Rusty discusses the different client APIs for Riak. He delves into developer usability and tradeoffs explored during the various iterations of the API development including horizontal consistency versus vertical consistency. It is a great discussion for anyone growing a platform and needing to know the tradeoffs between consistency across all language and the conformity to a languages feel. Rusty finished out with a quick survey of the various libraries that you can use to work with Riak.
Rusty drills into the differences between the two of the available MapReduce implementations, Riak's own MapReduce and Hadoop's MapReduce. The big difference between the two is targeting and being able to define and execute across subsets of the data versus the entire set.
So maybe you have considered running Riak in a virtualized environment, Rusty lays out why this is suboptimal. This is true not just for Riak, but realistically for any database. Since most database are disk bound you have an extra layer before actually writing and committing to disk, circumventing most of the reliability functions of the database. Virtualizing on the same machine does not actually help in terms of replication and dependability. Takeaway: Riak is already virtualized, so let it handle that instead of running it on yet another virtualization.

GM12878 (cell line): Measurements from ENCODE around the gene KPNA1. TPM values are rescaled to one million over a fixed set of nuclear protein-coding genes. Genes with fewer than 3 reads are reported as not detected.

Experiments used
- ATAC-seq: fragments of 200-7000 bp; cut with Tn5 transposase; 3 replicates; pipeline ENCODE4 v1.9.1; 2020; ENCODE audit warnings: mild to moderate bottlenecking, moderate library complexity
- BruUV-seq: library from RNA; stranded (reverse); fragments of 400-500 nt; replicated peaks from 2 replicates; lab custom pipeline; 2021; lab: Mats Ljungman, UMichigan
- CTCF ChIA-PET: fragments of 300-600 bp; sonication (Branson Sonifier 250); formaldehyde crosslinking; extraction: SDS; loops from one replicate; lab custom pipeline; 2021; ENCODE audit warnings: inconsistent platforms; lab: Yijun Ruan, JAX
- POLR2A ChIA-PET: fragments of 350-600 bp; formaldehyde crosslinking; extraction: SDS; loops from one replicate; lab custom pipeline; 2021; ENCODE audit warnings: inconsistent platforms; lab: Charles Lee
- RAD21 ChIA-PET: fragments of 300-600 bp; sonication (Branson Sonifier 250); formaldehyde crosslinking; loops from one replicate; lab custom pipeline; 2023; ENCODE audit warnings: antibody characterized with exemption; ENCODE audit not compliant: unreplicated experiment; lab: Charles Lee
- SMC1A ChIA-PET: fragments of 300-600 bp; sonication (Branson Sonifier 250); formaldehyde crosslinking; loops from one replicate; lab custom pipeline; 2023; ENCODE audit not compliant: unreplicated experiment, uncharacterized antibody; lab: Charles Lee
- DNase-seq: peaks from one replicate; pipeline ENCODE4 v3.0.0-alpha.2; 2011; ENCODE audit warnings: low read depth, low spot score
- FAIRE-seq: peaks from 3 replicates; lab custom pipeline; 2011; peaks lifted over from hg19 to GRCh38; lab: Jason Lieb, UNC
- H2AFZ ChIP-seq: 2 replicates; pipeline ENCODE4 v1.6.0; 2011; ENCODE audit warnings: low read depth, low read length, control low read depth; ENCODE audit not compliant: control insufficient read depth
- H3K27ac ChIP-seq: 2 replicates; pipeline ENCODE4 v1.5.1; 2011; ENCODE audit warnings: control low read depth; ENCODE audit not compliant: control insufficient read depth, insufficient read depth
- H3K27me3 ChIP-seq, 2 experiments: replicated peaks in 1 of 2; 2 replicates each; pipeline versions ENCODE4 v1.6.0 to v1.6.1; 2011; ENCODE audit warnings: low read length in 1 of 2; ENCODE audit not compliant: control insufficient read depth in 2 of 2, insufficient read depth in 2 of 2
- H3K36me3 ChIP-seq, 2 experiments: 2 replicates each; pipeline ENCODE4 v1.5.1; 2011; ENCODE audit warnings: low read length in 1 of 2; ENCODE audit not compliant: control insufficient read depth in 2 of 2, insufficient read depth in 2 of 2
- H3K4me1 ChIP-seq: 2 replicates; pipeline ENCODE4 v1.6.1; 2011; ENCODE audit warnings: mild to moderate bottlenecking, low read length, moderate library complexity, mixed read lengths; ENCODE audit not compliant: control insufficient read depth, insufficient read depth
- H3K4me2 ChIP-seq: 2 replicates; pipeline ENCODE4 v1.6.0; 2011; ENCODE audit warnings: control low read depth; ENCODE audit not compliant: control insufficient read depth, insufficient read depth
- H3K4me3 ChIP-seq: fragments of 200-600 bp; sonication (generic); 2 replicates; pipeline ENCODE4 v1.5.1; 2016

A great discussion on improving reliability and failure tolerance through Riak's distributed and replication techniques. Rusty dives right into the repairing process using vector clocks and anti-entropy function of dynamo style systems, like Riak.
A great discussion by Rusty on property based testing or specification based testing and how they diverge and are beneficial over traditional unit tests. By doing this you get away from testing programmatic cases and focusing on input and expected outputs. This has numerous fallout benefits including, higher confidence testing, great testing with less code, and finally highly complicated and complex data testing, including vector. Check any of these libraries for examples:
Rusty takes us through the interface/layer between distribution and dynamo-type logic and the actual filesystem, more commonly known as a storage engine or persistence layer. Discussion started in the mailing list and is becoming a hot topic for the community. The back end supports various functions beyond the standard HTTP interface that Rusty delves quickly into. Summary, Riak does a lot of cool things in the backend, which at the least lets you really hack it and make it fit your domain.